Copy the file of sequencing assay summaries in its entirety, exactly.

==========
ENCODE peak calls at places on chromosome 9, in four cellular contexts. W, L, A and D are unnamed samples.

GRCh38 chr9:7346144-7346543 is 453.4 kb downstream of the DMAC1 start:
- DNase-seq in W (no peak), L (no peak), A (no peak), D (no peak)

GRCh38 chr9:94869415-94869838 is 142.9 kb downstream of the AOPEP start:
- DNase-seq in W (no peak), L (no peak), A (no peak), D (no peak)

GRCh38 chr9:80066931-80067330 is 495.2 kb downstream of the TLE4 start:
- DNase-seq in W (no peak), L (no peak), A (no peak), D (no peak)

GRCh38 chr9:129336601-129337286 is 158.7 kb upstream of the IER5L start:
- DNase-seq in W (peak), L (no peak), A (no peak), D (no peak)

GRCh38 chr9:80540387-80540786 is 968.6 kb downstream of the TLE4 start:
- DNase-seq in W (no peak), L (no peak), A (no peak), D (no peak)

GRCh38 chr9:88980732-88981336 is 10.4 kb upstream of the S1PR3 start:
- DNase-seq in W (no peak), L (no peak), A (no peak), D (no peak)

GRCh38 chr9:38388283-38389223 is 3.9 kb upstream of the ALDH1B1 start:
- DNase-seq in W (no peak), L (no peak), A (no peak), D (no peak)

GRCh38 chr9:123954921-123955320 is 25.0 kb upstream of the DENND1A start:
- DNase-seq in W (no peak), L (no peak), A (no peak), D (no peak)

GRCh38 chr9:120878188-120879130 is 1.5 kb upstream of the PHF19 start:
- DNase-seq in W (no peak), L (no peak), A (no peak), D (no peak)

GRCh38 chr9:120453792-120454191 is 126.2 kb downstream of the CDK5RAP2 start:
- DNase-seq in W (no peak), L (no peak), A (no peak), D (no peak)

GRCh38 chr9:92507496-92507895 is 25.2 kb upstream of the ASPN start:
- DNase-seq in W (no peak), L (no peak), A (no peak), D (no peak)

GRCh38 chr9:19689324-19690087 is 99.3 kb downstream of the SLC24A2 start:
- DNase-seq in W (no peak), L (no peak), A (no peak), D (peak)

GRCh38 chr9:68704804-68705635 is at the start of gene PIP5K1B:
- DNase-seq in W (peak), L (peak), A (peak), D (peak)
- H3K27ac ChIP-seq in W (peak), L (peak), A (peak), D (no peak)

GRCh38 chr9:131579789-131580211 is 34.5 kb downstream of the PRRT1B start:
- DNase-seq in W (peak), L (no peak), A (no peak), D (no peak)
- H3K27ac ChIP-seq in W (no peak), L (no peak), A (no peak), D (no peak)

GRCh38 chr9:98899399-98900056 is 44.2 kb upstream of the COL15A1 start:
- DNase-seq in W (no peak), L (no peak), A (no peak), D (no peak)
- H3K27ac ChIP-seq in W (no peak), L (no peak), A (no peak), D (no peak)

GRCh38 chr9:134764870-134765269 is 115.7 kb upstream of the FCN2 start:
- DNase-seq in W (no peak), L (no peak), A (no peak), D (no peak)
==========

ENCODE peak calls at places on chromosome 9, in four cellular contexts. W, L, A and D are unnamed samples.

GRCh38 chr9:7346144-7346543 is 453.4 kb downstream of the DMAC1 start:
- DNase-seq in W (no peak), L (no peak), A (no peak), D (no peak)

GRCh38 chr9:94869415-94869838 is 142.9 kb downstream of the AOPEP start:
- DNase-seq in W (no peak), L (no peak), A (no peak), D (no peak)

GRCh38 chr9:80066931-80067330 is 495.2 kb downstream of the TLE4 start:
- DNase-seq in W (no peak), L (no peak), A (no peak), D (no peak)

GRCh38 chr9:129336601-129337286 is 158.7 kb upstream of the IER5L start:
- DNase-seq in W (peak), L (no peak), A (no peak), D (no peak)

GRCh38 chr9:80540387-80540786 is 968.6 kb downstream of the TLE4 start:
- DNase-seq in W (no peak), L (no peak), A (no peak), D (no peak)

GRCh38 chr9:88980732-88981336 is 10.4 kb upstream of the S1PR3 start:
- DNase-seq in W (no peak), L (no peak), A (no peak), D (no peak)

GRCh38 chr9:38388283-38389223 is 3.9 kb upstream of the ALDH1B1 start:
- DNase-seq in W (no peak), L (no peak), A (no peak), D (no peak)

GRCh38 chr9:123954921-123955320 is 25.0 kb upstream of the DENND1A start:
- DNase-seq in W (no peak), L (no peak), A (no peak), D (no peak)

GRCh38 chr9:120878188-120879130 is 1.5 kb upstream of the PHF19 start:
- DNase-seq in W (no peak), L (no peak), A (no peak), D (no peak)

GRCh38 chr9:120453792-120454191 is 126.2 kb downstream of the CDK5RAP2 start:
- DNase-seq in W (no peak), L (no peak), A (no peak), D (no peak)

GRCh38 chr9:92507496-92507895 is 25.2 kb upstream of the ASPN start:
- DNase-seq in W (no peak), L (no peak), A (no peak), D (no peak)

GRCh38 chr9:19689324-19690087 is 99.3 kb downstream of the SLC24A2 start:
- DNase-seq in W (no peak), L (no peak), A (no peak), D (peak)

GRCh38 chr9:68704804-68705635 is at the start of gene PIP5K1B:
- DNase-seq in W (peak), L (peak), A (peak), D (peak)
- H3K27ac ChIP-seq in W (peak), L (peak), A (peak), D (no peak)

GRCh38 chr9:131579789-131580211 is 34.5 kb downstream of the PRRT1B start:
- DNase-seq in W (peak), L (no peak), A (no peak), D (no peak)
- H3K27ac ChIP-seq in W (no peak), L (no peak), A (no peak), D (no peak)

GRCh38 chr9:98899399-98900056 is 44.2 kb upstream of the COL15A1 start:
- DNase-seq in W (no peak), L (no peak), A (no peak), D (no peak)
- H3K27ac ChIP-seq in W (no peak), L (no peak), A (no peak), D (no peak)

GRCh38 chr9:134764870-134765269 is 115.7 kb upstream of the FCN2 start:
- DNase-seq in W (no peak), L (no peak), A (no peak), D (no peak)